>The L.A. Times reports that California may approve new more civilized greywater regulations. Creek Freak Joe Linton is still loving his unpermitted greywater system.
Dr. In-Keun Lee, Assistant Mayor of Infrastructure of Seoul, South Korea, will be giving a talk about the dramatic revitalization of the Cheong Gye Cheong. Seoul, South Korea, actually removed a dozen lanes of double-decked highway to daylight the historic creek that was buried below. The free open-to-the-public talk takes place from 2:30pm-3:30pm on Friday April 17th, 2009 at the Edward R. Roybal Board of Public Works Session Room (Room 350) at Los Angeles City Hall – 200 North Spring Street, Los Angeles, California 90012. Entrance is on Main Street. Easy access from the Metro Red Line Civic Center Station.
Bloggers Joe Linton and Damien Newton teach you how to use lots of cool free stuff on the web at our Internet Skills Class on Tuesdays April 21st and 28th.
President Obama invites you to clean-up the Los Angeles River at Taylor Yard on Saturday April 25th. Then go back and do it again at Friends of the Los Angeles River’s La Gran Limpieza at more than a dozen sites on Saturday May 9th.
Bike the Emerald Necklace on the San Gabriel River and the Rio Hondo with the city of El Monte’s Tour of Two Rivers bike rally on Saturday May 16th. Then bike the Los Angeles River on the Los Angeles County Bicycle Coalition’s River Ride on Sunday June 7th.
November 18, 2008 § 4 Comments
I know, most of my posts are tales of our waters, but it is something special to be able to sit down with an old-timer whose childhood included explorations and adventures in the days before concrete. I met Don Mullally a month or so ago, at one of the public meetings for stream protection. He was a fierce advocate for protecting our remaining waterways, and had extensive knowledge of the streams and trails in the Santa Susana Mountains. I told him I wanted to interview him about the LA River, and he went above and beyond, writing his memories down for me. I will present them, with additional notes from our conversation, over several posts. Don was born in 1929, and has lived his life in the LA area. His recollections on birds of the LA basin will also be published serially in the San Fernando Valley Audubon newsletter, Phainopepla.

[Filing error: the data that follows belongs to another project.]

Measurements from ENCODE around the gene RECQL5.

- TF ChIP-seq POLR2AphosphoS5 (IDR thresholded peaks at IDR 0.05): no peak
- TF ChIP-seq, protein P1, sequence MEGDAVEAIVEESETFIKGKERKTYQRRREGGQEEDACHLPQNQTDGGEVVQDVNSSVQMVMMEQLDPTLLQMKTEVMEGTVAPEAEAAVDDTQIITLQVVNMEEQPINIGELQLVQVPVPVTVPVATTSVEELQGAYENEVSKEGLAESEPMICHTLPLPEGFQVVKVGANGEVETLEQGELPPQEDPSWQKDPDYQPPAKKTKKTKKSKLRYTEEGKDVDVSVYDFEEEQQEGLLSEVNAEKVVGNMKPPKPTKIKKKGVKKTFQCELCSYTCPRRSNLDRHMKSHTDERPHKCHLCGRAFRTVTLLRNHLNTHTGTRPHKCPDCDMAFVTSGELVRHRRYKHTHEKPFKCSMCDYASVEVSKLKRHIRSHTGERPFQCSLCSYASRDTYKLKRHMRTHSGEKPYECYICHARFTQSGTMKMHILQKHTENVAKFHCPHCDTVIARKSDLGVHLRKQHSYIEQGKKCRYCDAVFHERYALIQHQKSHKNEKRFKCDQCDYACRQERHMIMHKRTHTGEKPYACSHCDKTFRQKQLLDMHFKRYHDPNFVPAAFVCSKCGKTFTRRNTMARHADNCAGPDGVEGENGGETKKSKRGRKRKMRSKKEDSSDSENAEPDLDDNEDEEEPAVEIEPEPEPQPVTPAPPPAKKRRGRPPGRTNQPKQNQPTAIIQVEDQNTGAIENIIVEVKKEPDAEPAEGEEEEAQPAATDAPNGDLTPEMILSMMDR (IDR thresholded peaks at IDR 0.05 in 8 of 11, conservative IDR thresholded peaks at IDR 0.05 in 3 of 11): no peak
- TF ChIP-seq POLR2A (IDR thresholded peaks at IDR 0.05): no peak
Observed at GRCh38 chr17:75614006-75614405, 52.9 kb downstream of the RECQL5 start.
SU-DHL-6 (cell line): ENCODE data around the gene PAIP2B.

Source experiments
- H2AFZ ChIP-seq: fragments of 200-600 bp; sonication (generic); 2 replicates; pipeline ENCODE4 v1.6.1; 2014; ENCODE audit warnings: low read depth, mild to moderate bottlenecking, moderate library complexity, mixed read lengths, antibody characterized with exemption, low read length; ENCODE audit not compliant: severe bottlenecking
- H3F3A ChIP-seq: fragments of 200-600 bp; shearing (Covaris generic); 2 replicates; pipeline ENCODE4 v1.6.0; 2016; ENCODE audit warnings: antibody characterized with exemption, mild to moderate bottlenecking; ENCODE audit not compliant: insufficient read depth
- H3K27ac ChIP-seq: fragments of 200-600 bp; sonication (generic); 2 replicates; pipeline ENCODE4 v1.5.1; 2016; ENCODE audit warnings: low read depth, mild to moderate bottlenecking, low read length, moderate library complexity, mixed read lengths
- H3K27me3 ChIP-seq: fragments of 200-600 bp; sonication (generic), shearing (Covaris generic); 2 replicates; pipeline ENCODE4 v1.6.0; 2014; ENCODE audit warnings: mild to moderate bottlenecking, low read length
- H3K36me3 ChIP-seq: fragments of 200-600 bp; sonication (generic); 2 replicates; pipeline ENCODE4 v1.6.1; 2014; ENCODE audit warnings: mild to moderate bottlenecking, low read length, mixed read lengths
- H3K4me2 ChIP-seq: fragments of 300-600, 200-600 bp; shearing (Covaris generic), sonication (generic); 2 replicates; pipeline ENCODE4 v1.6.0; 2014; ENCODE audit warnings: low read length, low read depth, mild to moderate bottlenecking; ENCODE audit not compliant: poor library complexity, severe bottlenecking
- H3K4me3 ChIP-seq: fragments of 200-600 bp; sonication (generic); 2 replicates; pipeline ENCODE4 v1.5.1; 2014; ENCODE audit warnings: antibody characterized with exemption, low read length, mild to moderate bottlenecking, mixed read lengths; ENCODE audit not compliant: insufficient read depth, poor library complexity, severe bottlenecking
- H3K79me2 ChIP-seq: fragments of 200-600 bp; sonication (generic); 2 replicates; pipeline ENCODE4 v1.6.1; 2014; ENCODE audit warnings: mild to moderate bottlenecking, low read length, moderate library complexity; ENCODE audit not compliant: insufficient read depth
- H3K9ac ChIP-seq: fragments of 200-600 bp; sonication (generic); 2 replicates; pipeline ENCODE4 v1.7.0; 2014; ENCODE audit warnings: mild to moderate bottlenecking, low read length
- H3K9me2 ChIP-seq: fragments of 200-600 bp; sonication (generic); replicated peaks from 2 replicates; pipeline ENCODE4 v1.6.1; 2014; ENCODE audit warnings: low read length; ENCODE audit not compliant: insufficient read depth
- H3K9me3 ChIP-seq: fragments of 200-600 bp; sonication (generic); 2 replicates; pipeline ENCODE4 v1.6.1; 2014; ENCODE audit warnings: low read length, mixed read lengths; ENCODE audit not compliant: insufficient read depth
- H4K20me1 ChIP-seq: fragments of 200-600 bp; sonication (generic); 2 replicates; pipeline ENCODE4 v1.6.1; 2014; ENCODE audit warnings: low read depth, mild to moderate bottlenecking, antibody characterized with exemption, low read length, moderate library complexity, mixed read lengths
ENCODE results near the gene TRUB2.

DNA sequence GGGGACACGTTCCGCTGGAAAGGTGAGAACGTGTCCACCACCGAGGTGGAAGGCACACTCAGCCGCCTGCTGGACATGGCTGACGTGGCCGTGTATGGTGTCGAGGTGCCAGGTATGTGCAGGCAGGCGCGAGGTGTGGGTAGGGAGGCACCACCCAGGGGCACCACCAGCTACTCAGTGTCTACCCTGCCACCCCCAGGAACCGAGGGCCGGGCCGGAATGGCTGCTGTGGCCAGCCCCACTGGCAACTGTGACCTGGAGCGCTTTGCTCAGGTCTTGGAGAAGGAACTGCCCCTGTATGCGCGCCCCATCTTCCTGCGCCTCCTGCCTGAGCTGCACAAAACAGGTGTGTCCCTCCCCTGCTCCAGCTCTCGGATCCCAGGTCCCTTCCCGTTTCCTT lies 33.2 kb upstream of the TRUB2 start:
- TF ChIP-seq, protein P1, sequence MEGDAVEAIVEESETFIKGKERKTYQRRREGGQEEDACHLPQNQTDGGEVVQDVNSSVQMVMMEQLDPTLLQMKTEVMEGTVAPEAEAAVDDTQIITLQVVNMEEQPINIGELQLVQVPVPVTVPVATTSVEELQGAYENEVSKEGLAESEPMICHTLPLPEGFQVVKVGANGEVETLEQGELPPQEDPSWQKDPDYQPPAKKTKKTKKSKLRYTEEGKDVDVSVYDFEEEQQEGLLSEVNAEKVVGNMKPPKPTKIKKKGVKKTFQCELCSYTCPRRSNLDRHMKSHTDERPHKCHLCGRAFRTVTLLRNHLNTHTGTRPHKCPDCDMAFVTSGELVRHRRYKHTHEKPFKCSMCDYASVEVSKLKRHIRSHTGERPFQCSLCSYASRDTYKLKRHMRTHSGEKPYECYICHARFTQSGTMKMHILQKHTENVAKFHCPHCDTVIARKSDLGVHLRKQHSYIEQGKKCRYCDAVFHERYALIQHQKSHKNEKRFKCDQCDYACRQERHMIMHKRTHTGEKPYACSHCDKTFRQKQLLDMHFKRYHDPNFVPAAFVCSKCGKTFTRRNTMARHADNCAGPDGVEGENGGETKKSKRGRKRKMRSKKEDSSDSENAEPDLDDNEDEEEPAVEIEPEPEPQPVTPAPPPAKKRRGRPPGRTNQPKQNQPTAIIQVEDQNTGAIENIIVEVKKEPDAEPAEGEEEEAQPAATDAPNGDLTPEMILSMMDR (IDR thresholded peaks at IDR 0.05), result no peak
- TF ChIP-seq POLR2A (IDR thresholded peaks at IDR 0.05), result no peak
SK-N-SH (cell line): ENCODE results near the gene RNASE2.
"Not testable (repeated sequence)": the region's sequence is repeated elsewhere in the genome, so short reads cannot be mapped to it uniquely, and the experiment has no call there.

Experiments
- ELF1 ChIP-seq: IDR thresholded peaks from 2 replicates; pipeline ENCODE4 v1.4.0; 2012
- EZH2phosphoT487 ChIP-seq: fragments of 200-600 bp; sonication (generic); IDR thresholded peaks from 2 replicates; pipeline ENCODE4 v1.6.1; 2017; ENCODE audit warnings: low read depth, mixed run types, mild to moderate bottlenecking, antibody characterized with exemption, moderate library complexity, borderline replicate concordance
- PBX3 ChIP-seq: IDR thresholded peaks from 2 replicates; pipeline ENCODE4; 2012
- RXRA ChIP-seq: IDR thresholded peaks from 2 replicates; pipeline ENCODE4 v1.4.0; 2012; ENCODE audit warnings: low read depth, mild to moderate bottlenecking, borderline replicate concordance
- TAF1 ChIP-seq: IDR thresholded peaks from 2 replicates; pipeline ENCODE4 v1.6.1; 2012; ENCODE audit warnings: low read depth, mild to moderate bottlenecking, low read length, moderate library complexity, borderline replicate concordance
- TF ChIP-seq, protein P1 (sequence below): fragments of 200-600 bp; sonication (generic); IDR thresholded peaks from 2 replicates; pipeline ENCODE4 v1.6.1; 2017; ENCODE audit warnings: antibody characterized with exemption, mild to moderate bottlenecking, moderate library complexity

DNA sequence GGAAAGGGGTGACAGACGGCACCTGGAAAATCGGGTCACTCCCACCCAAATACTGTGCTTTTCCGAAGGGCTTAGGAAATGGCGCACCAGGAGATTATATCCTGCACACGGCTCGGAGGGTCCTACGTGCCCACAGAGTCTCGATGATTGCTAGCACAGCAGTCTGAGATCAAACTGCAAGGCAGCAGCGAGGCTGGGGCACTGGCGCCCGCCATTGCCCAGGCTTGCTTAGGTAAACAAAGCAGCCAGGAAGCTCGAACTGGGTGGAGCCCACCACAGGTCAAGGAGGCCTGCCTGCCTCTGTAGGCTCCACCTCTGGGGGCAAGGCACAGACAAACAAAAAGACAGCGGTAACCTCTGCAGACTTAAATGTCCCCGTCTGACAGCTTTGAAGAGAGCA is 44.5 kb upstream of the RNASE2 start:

Recollections of Don Mullaly: North Hollywood and Tujunga Wash
From 1943 to 1945, Don and his boyhood friends would take streetcars from West Hollywood over the Cahuenga Pass to North Hollywood Park, near Magnolia and the I-170 today. From there, they would hike up Tujunga Wash to approximately where a May Company (now Macy’s, he believes) was later built.
“The Tujunga Wash…ran across the San Fernando Valley to the western side of the Park. It probably received storm water runoff from Pacoima Creek, Little Tujunga Creek, and Big Tujunga stream. The Wash was approximately 100 yards wide and when dry resembled a desert with very few trees and patches of low shrubs; buckwheat, I believe.
Our goal was to reach the Wash. Once there, we walked upstream or north searching for whatever animals lived in it. The Wash was flanked by wide open spaces having very few and widely separated houses. Observed in the Wash were rabbits, quail, mourning doves, small birds, and lizards. Also one huge green headed bullfrog washed down from some distant pond…
Within a mile or two an abandoned gravel pit was soon discovered on the eastern side of the wash. The pit contained a lake occupied by ducks and mud hens (coots). On one occasion a group of the mud hens was noticed to be foraging beyond the shoreline. Having read that these birds sometimes froze in place when surprised, I rushed down a slope onto the birds. One became immobile, was captured, and taken home. It proved to be of little interest and was released.
On two visits I brought my trusty Daisy BB Air Rifle. A couple of roosting quail and a dove were shot dead, taken home, and eaten for dinner…
On one visit I found Tujunga Wash in flood stage. The river was large and fast moving with trains at least three foot high standing waves in the current. Across the river a house was balanced on a bank: half over the water, and half on land. (Don later stated that he learned to stay out of the washes during rainstorms from this experience.)
On rainy days sea gulls flew overhead the length of the river. I once tried to shoot some down with bow and arrow. Strings were tied to te back ends of the arrows. No luck. As a youth I was a predatory Daniel Boone!”
October 25, 2008 § Leave a comment
Here are some on-line videos that all us creek freaks might enjoy: